“I think society over-consumes and undervalues musicians. Music is everywhere and it is one of the most prominent and universal facets of human culture, but yet many of us get paid so poorly. Imagine a world where every musician and music streaming service went on strike. Most people don’t understand that music can deplete your finances, it can break your heart every day, and they don’t understand what we have to go through to bring the entertainment to the world and bring ourselves creative self-actualization. But at the same time, when you connect with an audience—or a student if you teach music—magic happens.”
What’s your favourite gear?
“I play lots of instruments. Some of my songs like ‘Free’ use a baritone guitar, while others like ‘Happy’ use a guilele, a 6-string ukulele. Others like ‘Empty Avenue‘ use a standard acoustic guitar, and I love my Larrivée D-03. It sounds a lot like a Martin D-28, but I got it for a steal. I love being able to change my songwriting perspective in an instant by picking up a novel instrument.”
What’s your most treasured possession?
“That would be my handmade classical guitar. It was built by Finnish guitar maker Keijo Korelin. It is loud, responsive, and incredibly complex.”
Do you have any hobbies outside music?
“I love the outdoors and I love to travel. The song ‘City Lights‘ was written about wanderlust and I visited England, Netherlands, Belgium, and France last year before the pandemic. A song I’m working on incorporates scenes from nature, more specifically the Great Smoky Mountains.”
“I plan to re-release ‘Happy’ with a collection of a few other songs on a new EP. I also have some more classical guitar recordings in the works. I have some classical guitar recordings on Spotify under my full name, Erol Ozsever, but I’m debating re-releasing them under the pseudonym Erol Oz. I used to want to keep those two identities separate, but now I think my love for all music is what makes me who I am as an artist.”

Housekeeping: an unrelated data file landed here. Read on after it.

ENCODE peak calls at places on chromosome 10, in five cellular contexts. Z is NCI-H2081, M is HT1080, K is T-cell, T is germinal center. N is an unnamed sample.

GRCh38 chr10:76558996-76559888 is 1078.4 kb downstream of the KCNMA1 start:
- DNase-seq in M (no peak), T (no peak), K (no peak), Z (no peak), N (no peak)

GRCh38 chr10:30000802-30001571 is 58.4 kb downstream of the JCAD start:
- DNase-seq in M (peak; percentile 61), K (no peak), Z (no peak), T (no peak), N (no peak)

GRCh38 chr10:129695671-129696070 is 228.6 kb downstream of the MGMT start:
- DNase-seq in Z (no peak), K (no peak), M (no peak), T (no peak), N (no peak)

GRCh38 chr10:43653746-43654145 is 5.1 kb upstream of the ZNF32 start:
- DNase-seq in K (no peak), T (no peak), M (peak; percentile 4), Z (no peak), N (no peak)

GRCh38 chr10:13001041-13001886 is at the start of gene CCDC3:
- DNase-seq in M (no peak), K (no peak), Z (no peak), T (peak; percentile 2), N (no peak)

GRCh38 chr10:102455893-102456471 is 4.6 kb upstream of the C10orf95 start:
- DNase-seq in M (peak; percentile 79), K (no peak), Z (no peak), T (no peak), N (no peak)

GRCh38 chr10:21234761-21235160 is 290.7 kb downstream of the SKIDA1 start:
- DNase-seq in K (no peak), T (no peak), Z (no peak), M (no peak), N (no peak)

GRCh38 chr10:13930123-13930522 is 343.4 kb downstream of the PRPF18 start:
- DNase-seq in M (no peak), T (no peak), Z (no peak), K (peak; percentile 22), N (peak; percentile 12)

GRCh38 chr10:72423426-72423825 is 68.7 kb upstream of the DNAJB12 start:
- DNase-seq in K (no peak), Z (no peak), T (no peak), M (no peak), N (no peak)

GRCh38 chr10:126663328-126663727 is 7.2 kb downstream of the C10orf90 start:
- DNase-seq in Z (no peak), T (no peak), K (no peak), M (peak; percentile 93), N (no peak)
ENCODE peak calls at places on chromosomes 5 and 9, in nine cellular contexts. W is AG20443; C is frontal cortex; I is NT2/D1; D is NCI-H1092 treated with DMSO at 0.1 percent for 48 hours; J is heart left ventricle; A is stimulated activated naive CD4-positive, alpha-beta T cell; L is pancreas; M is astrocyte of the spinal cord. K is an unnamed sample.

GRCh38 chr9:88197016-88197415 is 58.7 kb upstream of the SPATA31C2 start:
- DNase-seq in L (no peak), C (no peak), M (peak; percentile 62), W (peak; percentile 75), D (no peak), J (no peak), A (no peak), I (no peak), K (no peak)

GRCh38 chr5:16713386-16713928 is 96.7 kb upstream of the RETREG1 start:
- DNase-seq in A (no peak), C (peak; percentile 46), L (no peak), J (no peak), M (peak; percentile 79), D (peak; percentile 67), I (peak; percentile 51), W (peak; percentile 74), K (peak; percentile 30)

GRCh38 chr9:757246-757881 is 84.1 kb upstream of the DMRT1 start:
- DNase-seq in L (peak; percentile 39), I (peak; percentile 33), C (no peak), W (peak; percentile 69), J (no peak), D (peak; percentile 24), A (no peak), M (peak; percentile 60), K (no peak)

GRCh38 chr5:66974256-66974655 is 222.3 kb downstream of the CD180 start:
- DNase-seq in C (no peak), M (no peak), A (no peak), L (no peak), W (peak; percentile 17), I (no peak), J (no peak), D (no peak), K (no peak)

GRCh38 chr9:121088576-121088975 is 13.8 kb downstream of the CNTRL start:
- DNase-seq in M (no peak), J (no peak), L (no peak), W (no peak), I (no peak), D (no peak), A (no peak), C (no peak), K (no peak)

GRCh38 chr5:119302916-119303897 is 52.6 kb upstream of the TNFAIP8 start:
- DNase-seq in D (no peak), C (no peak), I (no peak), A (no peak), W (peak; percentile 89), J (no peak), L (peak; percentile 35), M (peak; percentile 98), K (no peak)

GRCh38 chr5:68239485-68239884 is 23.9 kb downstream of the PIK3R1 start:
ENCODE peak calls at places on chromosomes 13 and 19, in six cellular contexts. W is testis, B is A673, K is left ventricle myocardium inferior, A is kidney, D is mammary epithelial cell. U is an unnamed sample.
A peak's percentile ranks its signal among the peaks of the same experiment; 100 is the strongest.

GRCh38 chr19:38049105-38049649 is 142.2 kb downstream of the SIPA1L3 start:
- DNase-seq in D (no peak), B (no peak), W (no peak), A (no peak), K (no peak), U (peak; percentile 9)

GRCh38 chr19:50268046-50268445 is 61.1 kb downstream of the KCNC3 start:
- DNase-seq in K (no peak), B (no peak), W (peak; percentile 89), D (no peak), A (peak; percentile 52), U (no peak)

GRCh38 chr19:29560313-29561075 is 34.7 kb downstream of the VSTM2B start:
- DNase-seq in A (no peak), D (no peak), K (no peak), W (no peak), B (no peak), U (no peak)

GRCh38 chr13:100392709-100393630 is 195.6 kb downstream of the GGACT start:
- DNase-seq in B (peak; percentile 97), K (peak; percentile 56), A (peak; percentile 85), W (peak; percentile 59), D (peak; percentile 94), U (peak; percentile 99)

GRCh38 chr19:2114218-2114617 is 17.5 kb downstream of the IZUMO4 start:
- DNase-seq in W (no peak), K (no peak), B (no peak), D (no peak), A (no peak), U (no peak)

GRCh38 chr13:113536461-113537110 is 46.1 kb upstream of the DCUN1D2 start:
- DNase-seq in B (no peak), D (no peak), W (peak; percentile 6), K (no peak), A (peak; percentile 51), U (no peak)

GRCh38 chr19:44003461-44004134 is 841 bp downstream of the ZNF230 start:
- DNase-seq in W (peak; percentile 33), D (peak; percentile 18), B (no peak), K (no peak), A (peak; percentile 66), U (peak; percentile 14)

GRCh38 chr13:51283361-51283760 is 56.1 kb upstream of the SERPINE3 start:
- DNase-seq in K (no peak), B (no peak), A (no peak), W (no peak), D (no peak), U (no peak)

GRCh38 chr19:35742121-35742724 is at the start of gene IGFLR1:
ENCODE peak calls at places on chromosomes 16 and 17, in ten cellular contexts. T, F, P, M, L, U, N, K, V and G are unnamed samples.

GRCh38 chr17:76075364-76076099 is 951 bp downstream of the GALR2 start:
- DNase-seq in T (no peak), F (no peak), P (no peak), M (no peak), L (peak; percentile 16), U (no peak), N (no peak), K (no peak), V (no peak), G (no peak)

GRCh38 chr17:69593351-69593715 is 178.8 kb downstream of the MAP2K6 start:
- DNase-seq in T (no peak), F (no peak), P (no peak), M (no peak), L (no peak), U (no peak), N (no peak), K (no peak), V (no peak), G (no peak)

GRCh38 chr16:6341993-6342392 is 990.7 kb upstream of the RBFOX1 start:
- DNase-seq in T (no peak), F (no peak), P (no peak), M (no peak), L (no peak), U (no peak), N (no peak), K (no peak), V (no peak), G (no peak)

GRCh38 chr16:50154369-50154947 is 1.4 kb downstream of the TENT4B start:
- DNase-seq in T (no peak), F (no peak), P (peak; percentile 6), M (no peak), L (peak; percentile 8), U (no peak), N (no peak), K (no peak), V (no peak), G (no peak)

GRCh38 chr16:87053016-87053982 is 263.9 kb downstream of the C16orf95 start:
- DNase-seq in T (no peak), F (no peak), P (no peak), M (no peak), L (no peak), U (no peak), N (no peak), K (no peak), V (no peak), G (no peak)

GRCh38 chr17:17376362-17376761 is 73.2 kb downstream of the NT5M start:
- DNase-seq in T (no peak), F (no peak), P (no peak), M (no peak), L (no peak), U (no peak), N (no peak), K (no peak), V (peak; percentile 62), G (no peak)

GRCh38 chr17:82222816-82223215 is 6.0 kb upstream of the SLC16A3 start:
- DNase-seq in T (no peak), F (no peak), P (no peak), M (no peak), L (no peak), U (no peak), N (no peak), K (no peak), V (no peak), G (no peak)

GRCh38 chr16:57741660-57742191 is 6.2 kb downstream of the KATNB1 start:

“I am hoping to tour once the pandemic calms down. I love house concerts, and I hope to book some when I get the chance to get out and tour.”
What’s your favourite song in the Cool Top 20?
“It’s a great playlist with a ton of variety, so I don’t know if I can narrow it down to only one. But here are a few in no particular order: Nomden’s ‘Carolina‘, great voice and writing style is somewhat reminiscent of Paul Simon. ‘Live in the Fire‘ by Fossway has such an eclectic soundscape. The opening reminds be of Black Sabbath, but there are also really interesting chord changes during the verse, and the mix gives it a very underground club kind of energy. ‘Somebody‘ by Noon AM. HOL – ‘The Girl I Used to Be‘. Sophie Dorsten – ‘Sea Salt‘ – I love the vocal harmonies and mysterious guitar chord voicings and the fingerpicking work. ‘Closure‘ by Lyon Tide. It’s hard to narrow it down.
What song would you like to add as a bonus track to our chart and why?
“‘This Moment‘ by Youth Antics. They are all graduates from the school where I used to teach, and I love to hear how they have grown into a great new indie/new wave band.”
More about Erol Oz can be found on his website or his socials:
Erol also has a podcast called Music Theory for Songwriters.